Some years ago I was at a health care conference in New Orleans. During one of the free periods where we could mingle with each other and look at what the vendors had to offer, I saw the organization’s outgoing president standing by herself for a moment and went over to talk to her.

3D Team Leadership Arrow Concept
Scott Maxwell via Compfight

I told her that out of the almost 14 years at the time, that I’d been going to things like this, along with board meetings (I’d been a local chapter president most of those years) that she and one other president were the only people who ever made me feel like I was a regular person and deserved to be treated well. Not that anyone ever treated me badly per se, but no one ever really talked to me at all, which always gave me the impression that they thought they were better than me, or that I wasn’t really worth their time.

She said that she’s always felt that no matter who anyone was that everyone was needed to get things done, and that some people who may not have titles or might have special skills that are needed are sometimes more important than those people with titles or specific leadership duties. In her mind it was proven when one looked at all the positive changes that have happened while she was president. She didn’t take any credit for any of those things, saying it was others who listened to what the membership was saying and brought things to her attention, and then she worked hard to make sure that those issues were addressed, whether they were implemented or not.

In my mind she was an elite person because she didn’t see herself as elite, but still got things accomplished that only a person thought of by others as elite could have pulled off. At the same time I had to ask the question in general as to whether someone thinking they’re elite is always a bad thing or not.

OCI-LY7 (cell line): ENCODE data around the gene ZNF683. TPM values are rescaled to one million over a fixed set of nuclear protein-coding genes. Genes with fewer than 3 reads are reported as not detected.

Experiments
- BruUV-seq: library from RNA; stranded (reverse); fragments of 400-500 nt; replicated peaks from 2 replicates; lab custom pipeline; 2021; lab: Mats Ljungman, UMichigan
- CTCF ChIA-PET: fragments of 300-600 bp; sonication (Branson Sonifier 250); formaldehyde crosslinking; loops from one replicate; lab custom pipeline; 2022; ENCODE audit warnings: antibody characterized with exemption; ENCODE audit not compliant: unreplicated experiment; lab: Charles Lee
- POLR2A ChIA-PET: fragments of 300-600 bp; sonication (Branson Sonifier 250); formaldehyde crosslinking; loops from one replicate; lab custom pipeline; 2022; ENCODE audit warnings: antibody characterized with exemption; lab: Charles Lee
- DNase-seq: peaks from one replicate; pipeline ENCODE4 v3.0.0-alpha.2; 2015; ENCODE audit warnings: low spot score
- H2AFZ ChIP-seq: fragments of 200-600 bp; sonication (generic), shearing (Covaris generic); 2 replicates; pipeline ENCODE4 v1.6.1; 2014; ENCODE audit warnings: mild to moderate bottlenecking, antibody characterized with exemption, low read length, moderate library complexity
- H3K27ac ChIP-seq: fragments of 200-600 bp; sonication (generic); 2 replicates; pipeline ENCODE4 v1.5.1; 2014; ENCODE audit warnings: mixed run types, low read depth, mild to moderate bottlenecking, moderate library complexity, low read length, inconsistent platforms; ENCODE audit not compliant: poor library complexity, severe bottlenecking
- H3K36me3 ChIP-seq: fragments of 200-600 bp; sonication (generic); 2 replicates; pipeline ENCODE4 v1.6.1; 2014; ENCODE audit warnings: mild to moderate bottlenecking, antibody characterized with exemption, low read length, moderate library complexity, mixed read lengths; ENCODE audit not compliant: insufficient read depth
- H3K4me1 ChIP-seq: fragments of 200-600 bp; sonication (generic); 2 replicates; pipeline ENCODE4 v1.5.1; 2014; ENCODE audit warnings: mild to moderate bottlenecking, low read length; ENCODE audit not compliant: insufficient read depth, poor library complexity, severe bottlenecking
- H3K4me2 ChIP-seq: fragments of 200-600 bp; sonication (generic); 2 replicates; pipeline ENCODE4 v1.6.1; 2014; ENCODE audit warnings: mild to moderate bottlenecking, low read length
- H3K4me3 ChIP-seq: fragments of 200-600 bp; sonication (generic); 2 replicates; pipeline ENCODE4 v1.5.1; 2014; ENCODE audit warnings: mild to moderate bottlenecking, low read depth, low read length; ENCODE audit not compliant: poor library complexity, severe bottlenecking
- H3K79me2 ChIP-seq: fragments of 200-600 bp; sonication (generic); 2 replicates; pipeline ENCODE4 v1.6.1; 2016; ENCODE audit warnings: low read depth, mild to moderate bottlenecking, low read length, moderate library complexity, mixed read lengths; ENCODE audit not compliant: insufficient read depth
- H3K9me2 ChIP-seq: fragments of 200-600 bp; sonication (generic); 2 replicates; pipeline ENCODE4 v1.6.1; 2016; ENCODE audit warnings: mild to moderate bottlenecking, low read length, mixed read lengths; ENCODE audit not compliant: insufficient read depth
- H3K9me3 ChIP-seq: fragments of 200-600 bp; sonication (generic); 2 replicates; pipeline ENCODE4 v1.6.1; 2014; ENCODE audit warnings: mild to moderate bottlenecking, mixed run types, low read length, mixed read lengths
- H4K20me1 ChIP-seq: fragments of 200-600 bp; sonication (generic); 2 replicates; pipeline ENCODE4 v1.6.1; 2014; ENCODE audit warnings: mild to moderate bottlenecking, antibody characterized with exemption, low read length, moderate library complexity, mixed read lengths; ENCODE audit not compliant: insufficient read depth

As with my views on servant leadership as expressed in my interview with Richard Rierson, it’s possible that the word “elite”, when applied to humans, offers a negative connotation, thus if someone starts believing they’re elite and mentions it to someone else they might not be looked upon positively.

In this instance I’m going to go a different route. I tend to feel that people need to have a belief in themselves and their abilities in order to achieve great things in life. Therefore, I want people to think of themselves in as strong a light as possible, and if that involves the word elite, then so be it.

However, if someone takes that feeling and starts applying it to themselves in their interactions with others, or lack thereof, then there’s going to be problems. As the person I was talking to above stated, if you don’t have the belief that others have value and possibly greater value in some of the things they do that you yourself can’t do, then you’re never going to be as effective as you could be. If others feel that you think you’re superior to them, they won’t give you everything they can, and once again you won’t be as effective as you could have been.

Belief in your elite status depends on how you manifest it when you’re engaging others. Whether you think you’re elite or not, always remember that you’re not all that; it’ll help keep you humble while still thinking you’re up to any challenges that may come your way. There’s nothing wrong with seeing yourself as an authority in as many aspects as you wish. It’s how you present yourself to others, direct or indirectly, that will show whether you’re an effective person or leader in the long term.
 

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